Daloy: Radical Acts of Flowing


In this three-man show, Daloy, Mel Cabriana, Thomas Daquioag, and Archie Ruga employ the imagery of water and the ideas related to it: the flow of time and the essence of life. In psychoanalysis, bodies of water evoke the subconscious, and from this place do the three artists draw their imagery: a girl submerged in water, a superhero strumming a guitar against a flooded world, a full-grown figure inside a cocoon caressed by rain. With great care and insight, the images are made to bear their comment upon the world at large.

Take, for instance, Cabriana’s work, “Dreaming.” Here, we see a pair of human hands clutching flowers as it breaks through the surface of the water. Eyes closed, her face is still underwater. The rest of her body is covered with dry leaves that prevent her total emergence. The leaves look metallic and heavy—an impediment. She resembles Ophelia depicted before by other artists.

For Cabrina, the figure is the dream of a girl to one day become “a bride walking down the aisle.” Manifesting the desire to be in a “love relationship” with someone, the dream signifies the priorities, as symbolized by the leaves and the water, that crowd and choke her life. The competing tension of wanting to become a bride and yet fulfilling her obligations is evocative of what some young women are made to feel by their families. It doesn’t occur to the girl that she could simply walk away and leave everything behind for love.

In Daquioag’s work, on the other hand, we see an old man, in a superhero costume, strumming a guitar, his background showing threatening clouds and a neighborhood submerged in water. The destruction of the environment seems final, and the old man finds his solace in art.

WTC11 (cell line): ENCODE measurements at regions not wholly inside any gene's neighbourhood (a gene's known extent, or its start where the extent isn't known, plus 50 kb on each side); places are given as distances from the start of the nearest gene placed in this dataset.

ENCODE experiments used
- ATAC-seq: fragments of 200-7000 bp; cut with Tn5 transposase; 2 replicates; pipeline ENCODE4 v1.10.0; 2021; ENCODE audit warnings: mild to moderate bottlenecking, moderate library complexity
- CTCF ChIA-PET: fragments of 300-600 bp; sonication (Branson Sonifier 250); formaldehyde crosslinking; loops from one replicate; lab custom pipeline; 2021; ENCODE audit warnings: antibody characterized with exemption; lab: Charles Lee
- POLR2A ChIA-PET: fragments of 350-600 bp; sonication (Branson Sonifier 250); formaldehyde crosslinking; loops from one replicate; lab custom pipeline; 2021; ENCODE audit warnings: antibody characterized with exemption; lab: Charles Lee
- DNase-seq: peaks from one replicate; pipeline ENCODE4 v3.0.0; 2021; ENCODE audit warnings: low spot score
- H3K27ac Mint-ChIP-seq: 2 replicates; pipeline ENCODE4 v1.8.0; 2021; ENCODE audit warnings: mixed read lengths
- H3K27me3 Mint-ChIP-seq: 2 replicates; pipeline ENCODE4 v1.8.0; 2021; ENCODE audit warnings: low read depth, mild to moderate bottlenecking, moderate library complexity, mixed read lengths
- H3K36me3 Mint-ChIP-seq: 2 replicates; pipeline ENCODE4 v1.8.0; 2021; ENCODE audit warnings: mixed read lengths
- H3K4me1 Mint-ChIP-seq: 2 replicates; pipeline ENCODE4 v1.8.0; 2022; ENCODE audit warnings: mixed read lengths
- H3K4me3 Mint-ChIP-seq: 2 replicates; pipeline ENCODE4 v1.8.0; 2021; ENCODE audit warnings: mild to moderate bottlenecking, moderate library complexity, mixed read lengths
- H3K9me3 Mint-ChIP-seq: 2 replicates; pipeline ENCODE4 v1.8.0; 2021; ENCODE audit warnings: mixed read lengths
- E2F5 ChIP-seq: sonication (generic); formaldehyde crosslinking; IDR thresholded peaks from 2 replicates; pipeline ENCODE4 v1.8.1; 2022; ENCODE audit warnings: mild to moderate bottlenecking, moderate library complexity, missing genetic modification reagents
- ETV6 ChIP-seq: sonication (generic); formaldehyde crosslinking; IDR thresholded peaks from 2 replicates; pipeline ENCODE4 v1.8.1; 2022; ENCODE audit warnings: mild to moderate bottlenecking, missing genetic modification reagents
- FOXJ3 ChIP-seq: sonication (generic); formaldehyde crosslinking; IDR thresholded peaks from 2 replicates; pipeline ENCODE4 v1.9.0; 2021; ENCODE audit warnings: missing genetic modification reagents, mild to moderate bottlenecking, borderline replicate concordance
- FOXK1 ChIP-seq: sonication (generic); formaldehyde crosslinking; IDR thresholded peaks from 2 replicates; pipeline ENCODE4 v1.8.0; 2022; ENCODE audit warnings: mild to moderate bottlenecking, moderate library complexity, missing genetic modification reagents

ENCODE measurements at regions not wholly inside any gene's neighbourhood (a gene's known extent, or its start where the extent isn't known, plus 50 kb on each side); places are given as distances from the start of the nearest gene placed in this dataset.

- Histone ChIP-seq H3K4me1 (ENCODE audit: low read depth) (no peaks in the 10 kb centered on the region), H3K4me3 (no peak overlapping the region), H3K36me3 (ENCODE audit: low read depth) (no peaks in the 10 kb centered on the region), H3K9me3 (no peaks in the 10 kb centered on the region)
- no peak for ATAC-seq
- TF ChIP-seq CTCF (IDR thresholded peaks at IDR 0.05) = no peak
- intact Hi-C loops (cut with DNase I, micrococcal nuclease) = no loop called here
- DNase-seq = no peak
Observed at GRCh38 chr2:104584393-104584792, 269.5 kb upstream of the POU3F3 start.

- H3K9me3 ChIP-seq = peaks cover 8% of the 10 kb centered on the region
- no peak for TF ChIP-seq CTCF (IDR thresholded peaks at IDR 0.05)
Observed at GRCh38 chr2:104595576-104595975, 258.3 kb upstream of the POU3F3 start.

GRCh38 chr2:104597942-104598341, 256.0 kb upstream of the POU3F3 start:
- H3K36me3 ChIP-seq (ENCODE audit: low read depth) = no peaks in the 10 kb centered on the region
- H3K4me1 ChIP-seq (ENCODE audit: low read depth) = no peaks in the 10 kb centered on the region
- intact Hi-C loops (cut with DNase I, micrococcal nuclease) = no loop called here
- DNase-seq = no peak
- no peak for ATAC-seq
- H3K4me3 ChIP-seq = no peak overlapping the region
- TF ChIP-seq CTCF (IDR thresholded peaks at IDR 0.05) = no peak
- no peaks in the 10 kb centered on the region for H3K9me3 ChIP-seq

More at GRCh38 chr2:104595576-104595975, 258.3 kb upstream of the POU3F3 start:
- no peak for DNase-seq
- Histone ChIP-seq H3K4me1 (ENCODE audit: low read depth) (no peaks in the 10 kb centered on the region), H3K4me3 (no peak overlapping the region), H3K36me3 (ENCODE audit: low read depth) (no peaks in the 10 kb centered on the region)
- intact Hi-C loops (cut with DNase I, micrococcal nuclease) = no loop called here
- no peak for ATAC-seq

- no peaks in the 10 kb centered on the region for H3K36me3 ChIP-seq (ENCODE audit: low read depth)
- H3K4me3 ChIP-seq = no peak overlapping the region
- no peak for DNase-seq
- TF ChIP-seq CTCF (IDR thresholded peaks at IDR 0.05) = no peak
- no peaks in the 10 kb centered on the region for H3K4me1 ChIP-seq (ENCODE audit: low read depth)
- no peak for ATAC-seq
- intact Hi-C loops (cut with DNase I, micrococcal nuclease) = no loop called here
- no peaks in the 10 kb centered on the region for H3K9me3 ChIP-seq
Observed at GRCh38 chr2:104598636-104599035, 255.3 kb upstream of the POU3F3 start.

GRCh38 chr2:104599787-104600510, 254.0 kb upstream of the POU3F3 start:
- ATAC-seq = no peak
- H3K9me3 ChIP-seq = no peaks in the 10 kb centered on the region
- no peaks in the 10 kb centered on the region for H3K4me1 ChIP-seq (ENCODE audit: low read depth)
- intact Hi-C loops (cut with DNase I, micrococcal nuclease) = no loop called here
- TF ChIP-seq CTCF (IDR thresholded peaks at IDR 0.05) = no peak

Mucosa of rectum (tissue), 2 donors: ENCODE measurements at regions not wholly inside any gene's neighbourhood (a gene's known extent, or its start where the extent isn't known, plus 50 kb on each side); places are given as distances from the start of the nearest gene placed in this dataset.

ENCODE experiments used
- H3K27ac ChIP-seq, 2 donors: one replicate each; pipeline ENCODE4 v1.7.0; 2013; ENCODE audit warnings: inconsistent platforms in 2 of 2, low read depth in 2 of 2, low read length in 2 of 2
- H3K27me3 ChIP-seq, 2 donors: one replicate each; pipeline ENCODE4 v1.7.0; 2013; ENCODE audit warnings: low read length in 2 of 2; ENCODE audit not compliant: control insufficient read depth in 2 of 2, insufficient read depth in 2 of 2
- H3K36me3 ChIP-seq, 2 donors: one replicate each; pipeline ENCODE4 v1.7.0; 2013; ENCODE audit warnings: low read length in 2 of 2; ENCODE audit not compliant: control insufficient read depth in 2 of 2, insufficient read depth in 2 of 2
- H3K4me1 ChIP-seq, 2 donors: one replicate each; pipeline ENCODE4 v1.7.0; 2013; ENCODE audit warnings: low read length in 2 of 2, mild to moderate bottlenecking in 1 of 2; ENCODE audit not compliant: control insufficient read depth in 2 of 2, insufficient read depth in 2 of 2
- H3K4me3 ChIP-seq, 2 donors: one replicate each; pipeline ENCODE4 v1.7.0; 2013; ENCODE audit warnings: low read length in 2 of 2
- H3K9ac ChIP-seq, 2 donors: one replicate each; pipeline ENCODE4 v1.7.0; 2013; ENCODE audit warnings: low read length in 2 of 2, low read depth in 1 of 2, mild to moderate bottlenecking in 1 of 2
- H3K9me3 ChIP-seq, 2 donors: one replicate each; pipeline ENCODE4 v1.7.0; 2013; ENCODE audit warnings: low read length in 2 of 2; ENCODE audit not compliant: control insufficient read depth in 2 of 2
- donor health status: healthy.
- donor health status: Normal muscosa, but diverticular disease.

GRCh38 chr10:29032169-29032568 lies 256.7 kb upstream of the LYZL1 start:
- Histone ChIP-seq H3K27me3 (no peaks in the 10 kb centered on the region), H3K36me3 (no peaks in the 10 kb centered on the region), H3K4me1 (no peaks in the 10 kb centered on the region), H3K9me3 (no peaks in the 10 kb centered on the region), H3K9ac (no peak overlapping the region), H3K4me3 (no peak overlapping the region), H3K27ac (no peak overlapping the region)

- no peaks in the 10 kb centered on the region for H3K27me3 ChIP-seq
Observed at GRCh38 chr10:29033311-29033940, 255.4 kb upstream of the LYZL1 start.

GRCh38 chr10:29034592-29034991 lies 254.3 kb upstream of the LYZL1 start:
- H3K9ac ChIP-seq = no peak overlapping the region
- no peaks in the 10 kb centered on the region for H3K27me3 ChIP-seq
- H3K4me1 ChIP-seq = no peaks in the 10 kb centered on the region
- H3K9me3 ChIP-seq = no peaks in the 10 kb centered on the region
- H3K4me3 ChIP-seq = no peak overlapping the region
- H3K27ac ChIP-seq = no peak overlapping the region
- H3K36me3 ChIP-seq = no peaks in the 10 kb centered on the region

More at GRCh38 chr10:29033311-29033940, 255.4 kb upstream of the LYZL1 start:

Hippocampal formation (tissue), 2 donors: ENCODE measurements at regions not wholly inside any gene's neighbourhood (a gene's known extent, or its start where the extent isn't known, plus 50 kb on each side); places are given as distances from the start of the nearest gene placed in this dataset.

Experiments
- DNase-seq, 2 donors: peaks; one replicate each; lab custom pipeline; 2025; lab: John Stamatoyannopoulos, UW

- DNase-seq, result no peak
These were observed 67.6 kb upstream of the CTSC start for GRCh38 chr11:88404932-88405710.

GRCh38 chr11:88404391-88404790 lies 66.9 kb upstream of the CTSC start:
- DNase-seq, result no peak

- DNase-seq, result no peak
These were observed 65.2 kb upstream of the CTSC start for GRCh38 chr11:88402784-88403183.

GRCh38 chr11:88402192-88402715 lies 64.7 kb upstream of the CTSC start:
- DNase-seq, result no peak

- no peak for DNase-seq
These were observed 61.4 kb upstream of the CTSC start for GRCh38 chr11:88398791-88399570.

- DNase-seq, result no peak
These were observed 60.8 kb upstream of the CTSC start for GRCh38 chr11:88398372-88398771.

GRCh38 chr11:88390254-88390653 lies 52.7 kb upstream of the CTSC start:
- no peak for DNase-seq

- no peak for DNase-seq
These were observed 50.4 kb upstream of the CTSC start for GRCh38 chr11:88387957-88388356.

This work is part of a series in which Daquioag glorifies “the Filipino workers by visually comparing them with superheroes, considering the amount of risk and daring that they put into endeavors as they risk their lives in everyday struggles.” In this instance, a superhero can exhibit spectacular strength and solve injustice but is helpless against the wrath of nature. For their abuse of the environment, men reap what they sow.

Taking into consideration themes of “metamorphosis” and “human nature,” Ruga depicts an infant swaddled in feathers, stars twinkling across the little body, as well as a full-grown figure inside what appears to be a cocoon, dangling on a branch. The two works are portraits of the beginning of life and its culmination in death.

Ruga has used the imagery of the cocoon to symbolize the vessel of life. For the artist, “not everything ends in death,” and that we are offered a cocoon at different points in our lives, “so we can have the opportunity to improve our life at the right place and at the right time.”

In Daloy, the three artists explore the surrealist mode as a contemporary exercise, an examination of spectacular visions against the larger, more urgent necessities. Instead of a straightforward story-telling, the artists have chosen to employ the dream-like images as symbols that unlock access into a more nuanced consideration of the place and time we live in. They reject literalism. In so doing, they turn the pictorial field as a place of wonder as well as wondering: a kind of visual thinking into probable states of human life.

–Carlomar Arcangel Daoana